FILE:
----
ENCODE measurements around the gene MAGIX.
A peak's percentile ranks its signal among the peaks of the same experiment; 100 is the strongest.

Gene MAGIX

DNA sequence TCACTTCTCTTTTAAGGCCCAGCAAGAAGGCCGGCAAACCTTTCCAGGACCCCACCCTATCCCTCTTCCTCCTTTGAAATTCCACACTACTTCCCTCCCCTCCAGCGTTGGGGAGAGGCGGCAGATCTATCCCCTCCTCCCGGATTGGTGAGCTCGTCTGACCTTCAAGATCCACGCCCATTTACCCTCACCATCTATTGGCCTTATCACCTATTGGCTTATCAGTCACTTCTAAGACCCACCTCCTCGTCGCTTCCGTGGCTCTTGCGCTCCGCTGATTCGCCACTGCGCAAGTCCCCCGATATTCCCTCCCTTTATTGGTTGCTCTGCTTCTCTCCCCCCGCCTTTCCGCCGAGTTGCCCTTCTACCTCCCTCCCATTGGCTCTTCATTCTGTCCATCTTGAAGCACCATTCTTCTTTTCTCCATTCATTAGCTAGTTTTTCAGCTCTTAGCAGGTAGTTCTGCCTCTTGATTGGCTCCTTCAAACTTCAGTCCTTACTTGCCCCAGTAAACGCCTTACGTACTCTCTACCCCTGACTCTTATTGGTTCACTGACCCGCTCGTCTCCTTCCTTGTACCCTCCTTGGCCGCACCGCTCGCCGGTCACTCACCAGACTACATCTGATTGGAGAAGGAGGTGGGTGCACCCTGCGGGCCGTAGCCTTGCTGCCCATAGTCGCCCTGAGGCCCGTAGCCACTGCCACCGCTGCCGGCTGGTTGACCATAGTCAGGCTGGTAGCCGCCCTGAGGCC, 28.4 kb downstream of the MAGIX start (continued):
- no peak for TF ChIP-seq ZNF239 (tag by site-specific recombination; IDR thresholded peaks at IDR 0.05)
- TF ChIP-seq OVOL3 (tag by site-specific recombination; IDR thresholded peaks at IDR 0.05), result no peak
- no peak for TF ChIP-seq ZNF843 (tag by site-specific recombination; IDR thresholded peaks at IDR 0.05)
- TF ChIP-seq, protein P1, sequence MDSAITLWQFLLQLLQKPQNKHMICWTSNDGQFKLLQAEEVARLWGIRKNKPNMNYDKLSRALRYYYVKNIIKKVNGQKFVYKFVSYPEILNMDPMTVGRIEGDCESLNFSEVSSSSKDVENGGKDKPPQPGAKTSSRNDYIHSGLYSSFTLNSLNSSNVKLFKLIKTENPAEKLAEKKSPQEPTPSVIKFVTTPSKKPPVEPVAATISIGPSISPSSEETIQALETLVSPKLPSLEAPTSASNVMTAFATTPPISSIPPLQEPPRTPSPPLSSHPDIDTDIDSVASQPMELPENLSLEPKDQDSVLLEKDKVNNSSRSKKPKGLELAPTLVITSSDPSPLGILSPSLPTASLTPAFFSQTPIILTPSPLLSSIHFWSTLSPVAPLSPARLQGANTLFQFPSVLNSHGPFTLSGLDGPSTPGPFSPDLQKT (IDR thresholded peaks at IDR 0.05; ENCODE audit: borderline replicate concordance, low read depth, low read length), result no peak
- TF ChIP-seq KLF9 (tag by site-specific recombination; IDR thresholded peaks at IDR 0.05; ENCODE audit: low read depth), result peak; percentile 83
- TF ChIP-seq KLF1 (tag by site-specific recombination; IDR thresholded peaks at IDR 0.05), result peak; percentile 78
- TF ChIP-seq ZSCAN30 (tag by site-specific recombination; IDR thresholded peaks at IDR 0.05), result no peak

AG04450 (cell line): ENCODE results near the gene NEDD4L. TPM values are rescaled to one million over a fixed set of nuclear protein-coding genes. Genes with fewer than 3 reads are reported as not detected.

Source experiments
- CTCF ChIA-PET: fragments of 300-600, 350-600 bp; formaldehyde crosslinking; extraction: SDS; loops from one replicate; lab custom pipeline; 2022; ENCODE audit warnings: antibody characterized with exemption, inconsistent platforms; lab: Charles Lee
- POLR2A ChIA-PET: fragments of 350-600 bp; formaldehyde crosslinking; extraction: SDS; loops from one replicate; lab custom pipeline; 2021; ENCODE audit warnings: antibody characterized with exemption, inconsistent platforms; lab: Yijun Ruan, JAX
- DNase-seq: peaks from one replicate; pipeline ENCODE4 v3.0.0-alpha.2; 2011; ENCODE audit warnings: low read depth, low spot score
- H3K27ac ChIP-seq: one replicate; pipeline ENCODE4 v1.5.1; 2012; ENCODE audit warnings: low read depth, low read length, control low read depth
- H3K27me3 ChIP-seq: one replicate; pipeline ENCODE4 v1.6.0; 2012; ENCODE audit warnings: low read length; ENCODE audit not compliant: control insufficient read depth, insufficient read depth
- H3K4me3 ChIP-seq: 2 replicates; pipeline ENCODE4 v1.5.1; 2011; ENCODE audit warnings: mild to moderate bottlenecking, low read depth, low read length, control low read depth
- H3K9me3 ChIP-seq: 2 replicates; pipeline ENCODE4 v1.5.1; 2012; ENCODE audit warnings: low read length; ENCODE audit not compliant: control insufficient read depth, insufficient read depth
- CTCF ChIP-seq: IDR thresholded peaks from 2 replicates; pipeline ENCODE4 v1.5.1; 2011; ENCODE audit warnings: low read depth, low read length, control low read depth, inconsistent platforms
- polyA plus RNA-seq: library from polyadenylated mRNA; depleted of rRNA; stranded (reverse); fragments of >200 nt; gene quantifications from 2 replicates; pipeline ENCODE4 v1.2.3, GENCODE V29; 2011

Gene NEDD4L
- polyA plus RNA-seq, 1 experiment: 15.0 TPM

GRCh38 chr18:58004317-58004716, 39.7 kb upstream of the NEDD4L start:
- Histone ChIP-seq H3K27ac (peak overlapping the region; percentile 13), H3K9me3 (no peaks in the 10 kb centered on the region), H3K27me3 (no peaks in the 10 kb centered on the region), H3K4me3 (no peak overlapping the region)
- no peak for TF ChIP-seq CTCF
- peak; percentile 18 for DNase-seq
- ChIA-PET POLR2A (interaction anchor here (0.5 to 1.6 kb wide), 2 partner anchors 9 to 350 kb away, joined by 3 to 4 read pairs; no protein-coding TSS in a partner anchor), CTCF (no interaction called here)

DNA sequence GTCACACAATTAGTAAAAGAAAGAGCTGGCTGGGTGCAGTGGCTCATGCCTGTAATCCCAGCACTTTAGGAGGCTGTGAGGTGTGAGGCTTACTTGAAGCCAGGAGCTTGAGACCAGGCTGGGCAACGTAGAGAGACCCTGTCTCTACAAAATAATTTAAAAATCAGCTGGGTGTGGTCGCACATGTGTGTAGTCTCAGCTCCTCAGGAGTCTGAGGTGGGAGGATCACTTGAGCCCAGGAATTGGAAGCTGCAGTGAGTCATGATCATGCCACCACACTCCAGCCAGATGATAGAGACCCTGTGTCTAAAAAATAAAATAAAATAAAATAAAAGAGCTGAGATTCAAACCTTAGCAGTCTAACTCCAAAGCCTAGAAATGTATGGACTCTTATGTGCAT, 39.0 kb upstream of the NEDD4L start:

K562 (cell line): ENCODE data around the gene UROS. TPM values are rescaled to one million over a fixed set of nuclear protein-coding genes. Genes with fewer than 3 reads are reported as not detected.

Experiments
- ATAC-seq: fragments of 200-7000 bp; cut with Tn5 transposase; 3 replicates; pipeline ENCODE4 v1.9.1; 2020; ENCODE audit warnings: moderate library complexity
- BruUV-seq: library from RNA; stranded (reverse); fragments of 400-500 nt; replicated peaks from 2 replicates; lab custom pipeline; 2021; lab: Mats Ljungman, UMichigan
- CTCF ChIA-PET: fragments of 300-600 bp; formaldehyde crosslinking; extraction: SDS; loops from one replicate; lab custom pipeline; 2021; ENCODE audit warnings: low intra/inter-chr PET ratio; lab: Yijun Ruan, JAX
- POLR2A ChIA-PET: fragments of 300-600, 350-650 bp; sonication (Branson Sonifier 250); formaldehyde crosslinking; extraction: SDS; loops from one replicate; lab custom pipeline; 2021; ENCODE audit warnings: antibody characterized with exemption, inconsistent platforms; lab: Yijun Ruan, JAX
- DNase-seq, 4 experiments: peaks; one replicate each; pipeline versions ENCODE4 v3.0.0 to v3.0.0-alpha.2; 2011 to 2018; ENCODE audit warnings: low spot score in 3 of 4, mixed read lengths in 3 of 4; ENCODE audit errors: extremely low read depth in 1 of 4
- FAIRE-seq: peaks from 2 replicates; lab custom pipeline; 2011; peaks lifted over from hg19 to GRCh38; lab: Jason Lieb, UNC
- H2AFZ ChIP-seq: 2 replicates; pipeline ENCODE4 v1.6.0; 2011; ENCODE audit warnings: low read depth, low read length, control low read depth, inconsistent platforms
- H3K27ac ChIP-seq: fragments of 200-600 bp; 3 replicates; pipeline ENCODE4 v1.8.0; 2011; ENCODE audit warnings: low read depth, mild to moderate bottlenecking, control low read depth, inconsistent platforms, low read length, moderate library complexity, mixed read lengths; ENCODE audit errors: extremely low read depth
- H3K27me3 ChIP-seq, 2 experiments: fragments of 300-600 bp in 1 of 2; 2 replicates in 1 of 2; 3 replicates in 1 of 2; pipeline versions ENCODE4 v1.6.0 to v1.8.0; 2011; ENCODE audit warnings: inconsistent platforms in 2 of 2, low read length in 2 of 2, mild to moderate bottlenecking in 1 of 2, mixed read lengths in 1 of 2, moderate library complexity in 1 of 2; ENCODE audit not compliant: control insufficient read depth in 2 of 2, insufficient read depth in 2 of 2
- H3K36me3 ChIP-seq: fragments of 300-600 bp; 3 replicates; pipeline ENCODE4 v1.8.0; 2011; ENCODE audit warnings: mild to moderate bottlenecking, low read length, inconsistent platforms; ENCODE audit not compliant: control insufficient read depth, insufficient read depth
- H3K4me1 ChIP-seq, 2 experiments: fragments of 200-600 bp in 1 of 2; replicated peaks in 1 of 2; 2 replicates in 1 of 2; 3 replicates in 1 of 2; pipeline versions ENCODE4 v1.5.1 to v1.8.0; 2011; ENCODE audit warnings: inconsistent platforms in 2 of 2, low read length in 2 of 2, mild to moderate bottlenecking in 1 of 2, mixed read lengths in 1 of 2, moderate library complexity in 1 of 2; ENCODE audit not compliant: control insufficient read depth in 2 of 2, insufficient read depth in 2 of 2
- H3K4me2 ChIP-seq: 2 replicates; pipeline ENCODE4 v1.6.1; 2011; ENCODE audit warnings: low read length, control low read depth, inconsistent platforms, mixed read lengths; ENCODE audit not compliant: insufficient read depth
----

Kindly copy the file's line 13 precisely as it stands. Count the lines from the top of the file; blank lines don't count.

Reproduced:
Source experiments